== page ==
This volume initiates a new series of books on maritime or underwater archaeology, and as the editor of the series I welcome its appearance with great excitement. It is appropriate that the first book of the series is a collection of articles intended for gradu ate or undergraduate courses in underwater archaeology, since the growth in academic opportunities for students is an important sign of the vitality of this subdiscipline. The layman will enjoy the book as well. Academic and public interest in shipwrecks and other submerged archaeological sites is indicated by a number of factors. Every year there are 80 to 90 research papers presented at the Society for Historical Archaeology's Conference on Historical and Underwater Archaeology, and the Proceedings are published. Public interest is shown by extensive press coverage of shipwreck investigations. One of the most important advances in recent years has been the passage of the Abandoned Shipwreck Act of 1987, for the first time providing national-level law con cerning underwater archeological sites. The legislation has withstood a number of legal challenges by commercial treasure salvors, a very hopeful sign for the long-term pres ervation of this nonrenewable type of cultural resource. The underwater archaeological discoveries of 1995 were particularly noteworthy. The Texas Historical Commission discovered the Belle, one of La Salle's ships, and the CSS Hunley was found by a joint project of South Carolina and a private nonprofit organization called NUMA.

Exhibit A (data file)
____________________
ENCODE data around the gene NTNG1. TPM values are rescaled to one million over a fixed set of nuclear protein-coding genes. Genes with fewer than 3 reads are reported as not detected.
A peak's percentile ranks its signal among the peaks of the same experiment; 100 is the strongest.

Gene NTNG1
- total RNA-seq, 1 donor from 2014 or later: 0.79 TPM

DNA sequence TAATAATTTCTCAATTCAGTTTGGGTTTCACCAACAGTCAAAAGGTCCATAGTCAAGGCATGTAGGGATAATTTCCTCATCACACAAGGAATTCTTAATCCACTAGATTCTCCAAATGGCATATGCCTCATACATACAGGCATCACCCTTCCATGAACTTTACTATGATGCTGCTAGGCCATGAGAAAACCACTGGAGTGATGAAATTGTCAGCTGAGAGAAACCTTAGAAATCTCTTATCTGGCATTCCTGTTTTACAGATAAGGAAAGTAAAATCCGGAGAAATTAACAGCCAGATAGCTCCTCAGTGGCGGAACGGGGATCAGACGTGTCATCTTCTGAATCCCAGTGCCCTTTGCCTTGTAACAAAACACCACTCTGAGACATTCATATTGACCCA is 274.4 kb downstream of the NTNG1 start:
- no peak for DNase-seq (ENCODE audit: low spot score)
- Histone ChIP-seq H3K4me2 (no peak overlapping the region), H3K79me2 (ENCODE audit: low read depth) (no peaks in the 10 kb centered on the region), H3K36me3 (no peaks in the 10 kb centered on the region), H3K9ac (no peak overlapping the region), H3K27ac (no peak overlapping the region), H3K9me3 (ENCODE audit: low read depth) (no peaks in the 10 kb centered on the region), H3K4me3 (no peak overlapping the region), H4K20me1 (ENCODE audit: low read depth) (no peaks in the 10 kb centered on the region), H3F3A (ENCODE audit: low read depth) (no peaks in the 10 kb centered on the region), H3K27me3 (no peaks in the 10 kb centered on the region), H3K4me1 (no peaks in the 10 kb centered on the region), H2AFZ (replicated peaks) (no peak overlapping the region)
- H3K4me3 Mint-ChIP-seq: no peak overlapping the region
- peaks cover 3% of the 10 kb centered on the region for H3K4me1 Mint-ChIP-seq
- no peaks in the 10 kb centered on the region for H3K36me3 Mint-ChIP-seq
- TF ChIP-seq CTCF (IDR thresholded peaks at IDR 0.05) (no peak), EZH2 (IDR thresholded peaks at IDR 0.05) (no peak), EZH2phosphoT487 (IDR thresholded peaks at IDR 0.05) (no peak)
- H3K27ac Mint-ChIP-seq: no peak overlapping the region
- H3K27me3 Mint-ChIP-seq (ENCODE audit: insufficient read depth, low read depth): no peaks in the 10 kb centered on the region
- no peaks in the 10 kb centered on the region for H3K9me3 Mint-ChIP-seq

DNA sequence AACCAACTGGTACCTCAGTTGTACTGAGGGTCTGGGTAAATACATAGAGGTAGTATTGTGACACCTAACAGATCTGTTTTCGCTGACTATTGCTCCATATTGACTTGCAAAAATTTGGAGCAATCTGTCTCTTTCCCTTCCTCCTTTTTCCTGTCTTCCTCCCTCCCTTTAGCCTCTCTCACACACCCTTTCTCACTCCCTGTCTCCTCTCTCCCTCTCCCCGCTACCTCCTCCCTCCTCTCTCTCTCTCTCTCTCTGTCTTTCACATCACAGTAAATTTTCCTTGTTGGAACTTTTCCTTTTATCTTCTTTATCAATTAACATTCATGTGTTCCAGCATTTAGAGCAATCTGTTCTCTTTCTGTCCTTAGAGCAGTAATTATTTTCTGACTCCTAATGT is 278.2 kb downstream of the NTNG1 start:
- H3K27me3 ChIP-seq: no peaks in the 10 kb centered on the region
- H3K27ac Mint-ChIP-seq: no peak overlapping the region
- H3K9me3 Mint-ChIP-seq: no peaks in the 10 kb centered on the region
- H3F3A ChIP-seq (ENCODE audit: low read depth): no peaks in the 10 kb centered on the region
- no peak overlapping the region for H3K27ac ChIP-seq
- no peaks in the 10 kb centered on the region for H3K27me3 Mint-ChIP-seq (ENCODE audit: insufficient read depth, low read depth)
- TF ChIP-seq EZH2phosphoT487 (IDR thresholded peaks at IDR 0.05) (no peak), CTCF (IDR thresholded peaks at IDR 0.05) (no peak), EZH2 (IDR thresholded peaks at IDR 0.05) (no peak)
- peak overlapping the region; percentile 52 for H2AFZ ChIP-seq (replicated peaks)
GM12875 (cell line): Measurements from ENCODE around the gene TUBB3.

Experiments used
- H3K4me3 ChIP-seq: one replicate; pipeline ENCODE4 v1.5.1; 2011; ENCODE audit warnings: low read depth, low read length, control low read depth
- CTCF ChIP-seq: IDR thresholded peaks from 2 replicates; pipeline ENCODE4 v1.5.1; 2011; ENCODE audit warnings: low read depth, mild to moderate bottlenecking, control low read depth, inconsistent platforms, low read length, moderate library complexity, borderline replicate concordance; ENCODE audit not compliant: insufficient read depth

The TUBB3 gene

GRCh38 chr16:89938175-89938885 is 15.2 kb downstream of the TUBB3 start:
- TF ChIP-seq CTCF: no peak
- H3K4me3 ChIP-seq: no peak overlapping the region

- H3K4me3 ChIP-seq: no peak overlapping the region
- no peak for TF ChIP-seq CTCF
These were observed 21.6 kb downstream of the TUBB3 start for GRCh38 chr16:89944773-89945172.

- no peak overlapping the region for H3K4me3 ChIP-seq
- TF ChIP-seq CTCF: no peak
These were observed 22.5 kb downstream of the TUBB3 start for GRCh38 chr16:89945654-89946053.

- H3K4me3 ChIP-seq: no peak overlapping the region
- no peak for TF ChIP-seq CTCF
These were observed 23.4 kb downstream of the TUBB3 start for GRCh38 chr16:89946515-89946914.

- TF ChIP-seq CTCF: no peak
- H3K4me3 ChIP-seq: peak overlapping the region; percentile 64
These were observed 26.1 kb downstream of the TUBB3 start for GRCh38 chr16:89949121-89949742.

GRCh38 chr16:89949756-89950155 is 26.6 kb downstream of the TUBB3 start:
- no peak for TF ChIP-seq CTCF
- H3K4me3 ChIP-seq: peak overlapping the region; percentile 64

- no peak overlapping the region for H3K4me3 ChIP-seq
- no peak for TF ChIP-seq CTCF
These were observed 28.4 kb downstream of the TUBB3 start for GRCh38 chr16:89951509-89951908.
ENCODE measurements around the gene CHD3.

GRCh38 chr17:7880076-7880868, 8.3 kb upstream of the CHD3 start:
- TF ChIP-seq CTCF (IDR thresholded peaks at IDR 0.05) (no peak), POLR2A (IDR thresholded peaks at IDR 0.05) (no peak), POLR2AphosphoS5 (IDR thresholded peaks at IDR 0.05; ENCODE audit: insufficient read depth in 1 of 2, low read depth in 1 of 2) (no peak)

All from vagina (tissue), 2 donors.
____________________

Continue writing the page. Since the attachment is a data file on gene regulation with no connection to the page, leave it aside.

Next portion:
One of two books based on the proceedings of the First International Conference on The Archaeology of Ships of War held at the Royal Naval College, Greenwich, from the 31st October to the 1st November 1992.
Case studies written primarily by Latin American and Caribbean archaeologists demonstrate exciting and cutting edge research, conservation, site preservation, and interpretation of underwater and maritime archaeology in the region.